It is easy to write a negative review of a movie–especially a movie like “Burnt.” Oscar-nominee Bradley Cooper stars as a beleaguered chef aiming for his third Michelin Star, in which the negative phrases to describe its inadequacies are baked into the movie (I did it right there). Critics will use culinary puns like “lacks seasoning,” or “all sizzle, no steak”, but really, why write about a film that is simply earnestly bad?
So far, I have been tepid with a lot of the films that I have watched and reviewed for The Odyssey. After watching “Burnt”, this is the first time I felt absolute hate and disgust for a film I needed to review. The question I begun asking myself at the end of the movie is, why am I going to write this review for a movie that relatively just does not matter? “Steve Jobs,” which I also did not like, matters. It subverts the form of the traditional biopic in a way that does not work. There is a cultural reason to discuss the risks it takes and why it does not work. The same goes for my other reviews for “bland” films like “Everest” and “The Walk,” both of which have different forms of cinematic pleasures while lacking in basic character development.
The point is, I write about these films to generate some sort of discussion, whether it is high art or low art. Truthfully, no one is going to read this as a consumer report to decide whether or not they want to watch “Burnt.” There has been little buzz on this film through word of mouth, critics and marketing; this is tough for a film that is being released in 2,900 theaters Halloween weekend. Yet, I am going to write about this because this weekend’s wide releases features are “Scout’s Guide to a Zombie Apocalypse” and “Our Brand is Crisis.” By the end credits, I threw up my notebook and asked myself, “What for?”
What is disappointing about “Burnt” is that the film is made by competent filmmakers. Steven Knight, the screenwriter, has written interesting movies with crap. Yet, at one point, in order to blatantly spew exposition to the audience, one of his characters compares the Michelin Stars to Luke Skywalker, Obi Wan Kenobi and Yoda. The three act structure of the film feels like it literally came out of a Screenwriting 101 with stakes that never exceed achieving three Michelin Stars.
John Wells, the director, was the original showrunner for “ER” and director of “August Osage County.” He is not an auteur, per se. Nothing about his films seem to show what type of stories he wants to tell. He is the perfect show runner. But, when it comes to film, there is a lack of understanding as to why food is essential to storytelling.
There is no connection between the soul of food and the soul of the characters. Cooper’s rebel chef speaks about the purity of food as an experience and creative concoction, but food is filmed here like a “Chef’s Table” episode–as something pristine, but no meaning is ever attached to it. The food is just artisanal. Compare that with the way that food is portrayed in a much better food-centric film, “Chef”. That film establishes food as love and personal through homey lighting and the orgasmic expressions of those who eat it. There is soul in the food there. Here, it is a prop, not an extension of the character.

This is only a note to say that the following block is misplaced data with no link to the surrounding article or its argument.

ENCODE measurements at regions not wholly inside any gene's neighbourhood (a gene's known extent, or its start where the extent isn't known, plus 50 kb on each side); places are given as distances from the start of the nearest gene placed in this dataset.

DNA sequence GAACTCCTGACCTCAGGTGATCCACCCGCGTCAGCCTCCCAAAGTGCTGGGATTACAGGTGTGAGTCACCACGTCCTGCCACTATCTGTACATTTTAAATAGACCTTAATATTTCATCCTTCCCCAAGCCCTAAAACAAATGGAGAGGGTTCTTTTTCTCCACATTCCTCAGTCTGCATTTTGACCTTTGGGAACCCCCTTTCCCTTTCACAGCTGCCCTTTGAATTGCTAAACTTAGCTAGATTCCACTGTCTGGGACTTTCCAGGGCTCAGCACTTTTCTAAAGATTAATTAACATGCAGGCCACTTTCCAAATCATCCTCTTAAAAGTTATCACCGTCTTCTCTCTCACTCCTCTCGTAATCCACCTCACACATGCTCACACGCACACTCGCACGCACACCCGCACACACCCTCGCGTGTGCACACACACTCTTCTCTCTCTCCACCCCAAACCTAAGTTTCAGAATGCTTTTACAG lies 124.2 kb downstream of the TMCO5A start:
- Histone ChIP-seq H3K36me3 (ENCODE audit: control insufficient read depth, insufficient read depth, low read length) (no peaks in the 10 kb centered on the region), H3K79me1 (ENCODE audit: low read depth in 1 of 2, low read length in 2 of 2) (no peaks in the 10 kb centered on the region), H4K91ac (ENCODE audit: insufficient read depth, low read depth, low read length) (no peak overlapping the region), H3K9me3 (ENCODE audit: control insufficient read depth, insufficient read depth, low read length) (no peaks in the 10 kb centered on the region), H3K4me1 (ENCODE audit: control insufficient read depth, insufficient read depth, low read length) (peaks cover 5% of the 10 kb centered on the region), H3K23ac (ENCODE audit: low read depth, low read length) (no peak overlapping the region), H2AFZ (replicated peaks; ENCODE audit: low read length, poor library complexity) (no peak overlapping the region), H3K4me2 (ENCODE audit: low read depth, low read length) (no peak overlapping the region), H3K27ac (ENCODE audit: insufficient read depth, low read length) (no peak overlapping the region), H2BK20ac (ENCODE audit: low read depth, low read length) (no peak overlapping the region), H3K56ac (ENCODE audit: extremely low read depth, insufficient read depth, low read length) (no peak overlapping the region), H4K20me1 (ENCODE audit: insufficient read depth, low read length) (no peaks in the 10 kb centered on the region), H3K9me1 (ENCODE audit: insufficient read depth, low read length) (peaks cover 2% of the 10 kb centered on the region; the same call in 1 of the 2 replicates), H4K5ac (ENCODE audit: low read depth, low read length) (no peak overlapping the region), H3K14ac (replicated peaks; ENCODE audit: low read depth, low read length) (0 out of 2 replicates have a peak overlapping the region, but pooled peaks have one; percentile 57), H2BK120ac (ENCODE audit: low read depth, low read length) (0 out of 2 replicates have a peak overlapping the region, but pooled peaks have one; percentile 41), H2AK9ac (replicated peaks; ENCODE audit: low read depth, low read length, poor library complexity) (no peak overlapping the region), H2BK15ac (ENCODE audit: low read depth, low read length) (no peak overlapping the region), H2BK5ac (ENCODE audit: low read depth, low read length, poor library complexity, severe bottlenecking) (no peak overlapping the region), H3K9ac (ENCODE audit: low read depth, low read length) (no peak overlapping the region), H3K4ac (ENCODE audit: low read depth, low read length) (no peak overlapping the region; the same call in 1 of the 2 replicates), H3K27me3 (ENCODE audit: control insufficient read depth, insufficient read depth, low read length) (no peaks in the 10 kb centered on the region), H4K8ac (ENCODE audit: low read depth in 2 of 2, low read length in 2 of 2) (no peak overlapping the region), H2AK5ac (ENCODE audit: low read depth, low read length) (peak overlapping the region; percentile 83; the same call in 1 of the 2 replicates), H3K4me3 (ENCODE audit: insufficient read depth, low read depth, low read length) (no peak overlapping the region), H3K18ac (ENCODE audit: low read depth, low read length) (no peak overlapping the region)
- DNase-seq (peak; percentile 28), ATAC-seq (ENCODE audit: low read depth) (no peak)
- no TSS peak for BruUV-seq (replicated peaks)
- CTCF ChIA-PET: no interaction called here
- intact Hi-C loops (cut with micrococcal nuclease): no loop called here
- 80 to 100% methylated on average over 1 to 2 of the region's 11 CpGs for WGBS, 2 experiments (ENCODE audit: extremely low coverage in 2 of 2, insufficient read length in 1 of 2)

The film was produced by celebrity chef Gordon Ramsey, and the chef consultant is Mario Batali. With that pedigree of chefs, it’s no wonder that the goal of this film is portray a chef as the coolest iconoclastic artists on the planet. At the beginning of the film, Cooper’s character atones for his sins as a drug addict, by silently shucking a million oysters in New Orleans just to waltz right into his friend’s London restaurant wearing a leather jacket. He compares his assemblage of cooks and sous chefs to that of the samurais of Akira Kurosawa’s “Seven Samurai”. It is absolutely gag-inducing, especially when the stakes are so low. The worst someone can do is put too much cayenne in one of the $200 dishes served to the Micheline Staff.
What is especially frustrating is that there is potential for a story here. There’s nothing better than a chef who cannot live outside the pressure cooker of the kitchen and turns to drugs before falling off the deep end. That story of atonement is the underlying reason why Anthony Bourdain shows have been so special in the past decades. Underlying all of his travels, you know that he has gone through incredibly tough times, and the shared culture of food is a way out of that abyss. There is no reason that a film explicitly about this should not bring about the same pleasures.
But, in the end, why even harp on the failures of “Burnt?” It is an awful movie, but no one who reads this was going to watch it anyway. It does not deserve the attention that I just devoted to it. Cooper’s character says at one point, about a dish of food, “If it’s not perfect, just throw it away and restart.” Sadly, that advice was not followed when making this movie..